The opinion of the court was delivered by: Leonard B. Sand, United States District Judge
In the midst of a hard-fought proxy battle and just days before a shareholder vote scheduled for February 28, 2003, Plaintiff meVC Draper Fisher Jurvetson Fund I, Inc. ("MVC"), whose entire board of directors is up for election, brings this suit against Defendants Millennium Partners, L.P. ("MP"), MillenCo, L.P. ("Millenco"), and Karpus Management, Inc. ("Karpus"), alleging violation of § 12(d)(1)(A)(i) of the Investment Company Act of 1940 (the "ICA") (15 U.S.C. § 80a-12 (d)(1)(A)(i)) and §§ 13(d), 14(a), and 16(b) of the Securities Exchange Act of 1934 (the "Exchange Act") (15 U.S.C. § 78m(d), 78n(a), and 78p(b)), and seeking preliminary injunctive relief.*fn1 Plaintiff claims that Defendants have violated the ICA's prohibition on ownership by one investment company of more than three percent of another investment company's voting stock, and violated the Exchange Act by forming a group for the purpose of buying and voting MVC shares without making the necessary disclosures, and by seeking proxies by means of false or misleading solicitations. Plaintiff requests that Millenco and its affiliates be prevented from voting more than 3% of MVC's stock at the upcoming election, and that Millenco and Karpus be required to correct their proxy materials by making the necessary disclosures.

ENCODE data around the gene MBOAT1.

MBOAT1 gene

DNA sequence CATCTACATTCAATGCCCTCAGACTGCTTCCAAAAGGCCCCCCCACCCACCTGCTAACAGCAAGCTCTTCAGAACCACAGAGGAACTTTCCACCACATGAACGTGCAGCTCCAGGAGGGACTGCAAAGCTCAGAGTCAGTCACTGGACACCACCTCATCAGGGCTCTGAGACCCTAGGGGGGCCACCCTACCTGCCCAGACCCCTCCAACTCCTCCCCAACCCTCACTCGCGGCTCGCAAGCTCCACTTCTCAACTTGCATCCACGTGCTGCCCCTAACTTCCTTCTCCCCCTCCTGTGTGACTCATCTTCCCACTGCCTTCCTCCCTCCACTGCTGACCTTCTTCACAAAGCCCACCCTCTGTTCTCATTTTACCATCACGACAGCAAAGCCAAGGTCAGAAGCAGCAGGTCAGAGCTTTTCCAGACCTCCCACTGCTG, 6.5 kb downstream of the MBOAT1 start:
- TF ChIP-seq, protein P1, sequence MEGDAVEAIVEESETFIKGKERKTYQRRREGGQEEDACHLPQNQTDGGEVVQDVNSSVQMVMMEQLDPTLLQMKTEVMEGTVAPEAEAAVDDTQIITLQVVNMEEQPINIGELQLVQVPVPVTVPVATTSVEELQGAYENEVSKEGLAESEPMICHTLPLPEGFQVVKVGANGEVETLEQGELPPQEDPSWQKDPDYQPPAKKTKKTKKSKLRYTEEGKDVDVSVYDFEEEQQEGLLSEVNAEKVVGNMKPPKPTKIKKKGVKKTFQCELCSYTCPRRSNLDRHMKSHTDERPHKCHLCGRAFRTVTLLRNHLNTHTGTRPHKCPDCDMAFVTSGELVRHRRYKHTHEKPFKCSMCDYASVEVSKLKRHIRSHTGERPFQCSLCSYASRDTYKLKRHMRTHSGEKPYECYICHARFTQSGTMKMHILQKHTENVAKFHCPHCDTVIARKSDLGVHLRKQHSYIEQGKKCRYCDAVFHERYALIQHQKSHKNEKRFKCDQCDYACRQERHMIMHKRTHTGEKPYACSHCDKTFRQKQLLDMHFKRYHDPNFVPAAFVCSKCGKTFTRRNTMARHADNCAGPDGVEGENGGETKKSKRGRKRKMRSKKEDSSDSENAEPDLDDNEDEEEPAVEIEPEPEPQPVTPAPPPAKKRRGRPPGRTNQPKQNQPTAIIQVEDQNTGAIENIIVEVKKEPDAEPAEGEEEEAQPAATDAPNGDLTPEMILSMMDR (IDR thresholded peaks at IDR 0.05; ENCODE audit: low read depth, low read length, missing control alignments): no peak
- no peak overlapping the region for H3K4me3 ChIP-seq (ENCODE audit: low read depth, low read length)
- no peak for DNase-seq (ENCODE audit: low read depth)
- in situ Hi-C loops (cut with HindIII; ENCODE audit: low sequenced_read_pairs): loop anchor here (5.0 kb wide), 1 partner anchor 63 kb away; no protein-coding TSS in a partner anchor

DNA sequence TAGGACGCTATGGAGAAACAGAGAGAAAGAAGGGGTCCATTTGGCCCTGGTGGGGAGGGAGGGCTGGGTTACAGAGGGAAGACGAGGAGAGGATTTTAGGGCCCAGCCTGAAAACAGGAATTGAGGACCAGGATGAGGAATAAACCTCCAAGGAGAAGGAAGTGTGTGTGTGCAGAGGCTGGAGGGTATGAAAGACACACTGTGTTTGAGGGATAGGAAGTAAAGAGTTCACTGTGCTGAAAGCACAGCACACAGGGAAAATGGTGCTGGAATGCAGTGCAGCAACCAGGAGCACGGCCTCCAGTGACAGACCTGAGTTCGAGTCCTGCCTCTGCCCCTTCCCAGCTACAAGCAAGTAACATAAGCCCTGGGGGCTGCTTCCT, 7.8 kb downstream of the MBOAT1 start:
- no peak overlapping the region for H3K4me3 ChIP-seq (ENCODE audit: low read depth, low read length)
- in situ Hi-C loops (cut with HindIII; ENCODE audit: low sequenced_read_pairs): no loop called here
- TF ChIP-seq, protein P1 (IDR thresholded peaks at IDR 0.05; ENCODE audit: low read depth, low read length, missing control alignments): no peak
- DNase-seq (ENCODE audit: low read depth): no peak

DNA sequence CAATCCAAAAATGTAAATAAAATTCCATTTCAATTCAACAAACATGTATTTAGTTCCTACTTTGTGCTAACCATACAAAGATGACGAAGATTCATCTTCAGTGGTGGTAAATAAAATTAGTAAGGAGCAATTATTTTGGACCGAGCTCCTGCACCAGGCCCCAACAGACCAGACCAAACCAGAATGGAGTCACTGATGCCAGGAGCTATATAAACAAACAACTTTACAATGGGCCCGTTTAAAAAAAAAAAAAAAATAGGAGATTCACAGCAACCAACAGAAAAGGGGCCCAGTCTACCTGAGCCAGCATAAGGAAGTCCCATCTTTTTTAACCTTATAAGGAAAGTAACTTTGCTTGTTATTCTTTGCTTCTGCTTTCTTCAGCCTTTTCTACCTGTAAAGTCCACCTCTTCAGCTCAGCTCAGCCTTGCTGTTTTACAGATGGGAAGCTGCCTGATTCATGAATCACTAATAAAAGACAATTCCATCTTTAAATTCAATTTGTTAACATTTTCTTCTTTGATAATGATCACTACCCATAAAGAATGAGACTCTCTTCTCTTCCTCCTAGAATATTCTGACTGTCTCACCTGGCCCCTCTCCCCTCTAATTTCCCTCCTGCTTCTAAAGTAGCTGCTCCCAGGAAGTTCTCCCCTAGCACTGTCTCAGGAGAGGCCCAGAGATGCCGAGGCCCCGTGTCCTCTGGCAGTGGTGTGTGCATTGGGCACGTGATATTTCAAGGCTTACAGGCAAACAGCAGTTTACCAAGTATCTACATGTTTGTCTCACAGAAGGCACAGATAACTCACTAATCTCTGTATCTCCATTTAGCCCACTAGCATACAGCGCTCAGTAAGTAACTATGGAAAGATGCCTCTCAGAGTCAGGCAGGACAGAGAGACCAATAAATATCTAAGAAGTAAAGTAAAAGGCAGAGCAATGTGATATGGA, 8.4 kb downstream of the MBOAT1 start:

After an expedited discovery and briefing schedule (extended slightly by the blizzard of February 17-18, 2003), the Court heard oral argument on February 19, 2003, and on February 24, 2003, issued an Order denying any injunction. In that Order, the Court stated, "Some of the questions raised in this proceeding are novel and complex and warrant the preparation and filing of an opinion stating in some detail the issues and the bases upon which the Court has reached its conclusions. This Court will issue such an Opinion in the near future." This is that Opinion.*fn2